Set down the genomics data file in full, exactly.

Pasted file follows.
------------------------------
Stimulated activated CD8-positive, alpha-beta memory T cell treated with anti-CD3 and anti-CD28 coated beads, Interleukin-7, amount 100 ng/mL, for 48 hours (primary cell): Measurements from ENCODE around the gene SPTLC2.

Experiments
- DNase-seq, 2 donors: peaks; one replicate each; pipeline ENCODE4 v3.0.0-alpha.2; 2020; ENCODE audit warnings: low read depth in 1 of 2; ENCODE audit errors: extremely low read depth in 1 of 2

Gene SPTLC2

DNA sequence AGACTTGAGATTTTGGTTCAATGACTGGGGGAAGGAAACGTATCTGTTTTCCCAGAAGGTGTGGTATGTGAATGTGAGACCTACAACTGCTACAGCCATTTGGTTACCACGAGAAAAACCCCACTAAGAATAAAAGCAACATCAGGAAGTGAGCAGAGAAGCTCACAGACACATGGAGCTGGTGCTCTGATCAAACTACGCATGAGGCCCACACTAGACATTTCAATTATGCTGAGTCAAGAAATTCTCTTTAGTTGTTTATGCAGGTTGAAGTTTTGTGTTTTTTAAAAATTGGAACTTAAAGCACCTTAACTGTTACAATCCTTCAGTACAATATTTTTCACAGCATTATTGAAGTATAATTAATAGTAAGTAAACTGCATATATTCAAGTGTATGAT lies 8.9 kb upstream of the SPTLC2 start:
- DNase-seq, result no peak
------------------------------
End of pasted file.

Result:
Stimulated activated CD8-positive, alpha-beta memory T cell treated with anti-CD3 and anti-CD28 coated beads, Interleukin-7, amount 100 ng/mL, for 48 hours (primary cell): Measurements from ENCODE around the gene SPTLC2.

Experiments
- DNase-seq, 2 donors: peaks; one replicate each; pipeline ENCODE4 v3.0.0-alpha.2; 2020; ENCODE audit warnings: low read depth in 1 of 2; ENCODE audit errors: extremely low read depth in 1 of 2

Gene SPTLC2

DNA sequence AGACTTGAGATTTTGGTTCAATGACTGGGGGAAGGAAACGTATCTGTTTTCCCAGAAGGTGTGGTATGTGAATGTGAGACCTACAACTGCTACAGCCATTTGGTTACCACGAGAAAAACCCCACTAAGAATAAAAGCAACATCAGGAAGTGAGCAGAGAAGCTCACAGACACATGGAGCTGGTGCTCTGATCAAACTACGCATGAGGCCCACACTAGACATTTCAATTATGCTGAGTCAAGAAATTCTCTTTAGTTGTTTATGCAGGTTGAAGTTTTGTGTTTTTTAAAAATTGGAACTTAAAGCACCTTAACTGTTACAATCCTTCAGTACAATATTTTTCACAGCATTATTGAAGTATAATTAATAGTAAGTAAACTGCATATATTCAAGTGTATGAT lies 8.9 kb upstream of the SPTLC2 start:
- DNase-seq, result no peak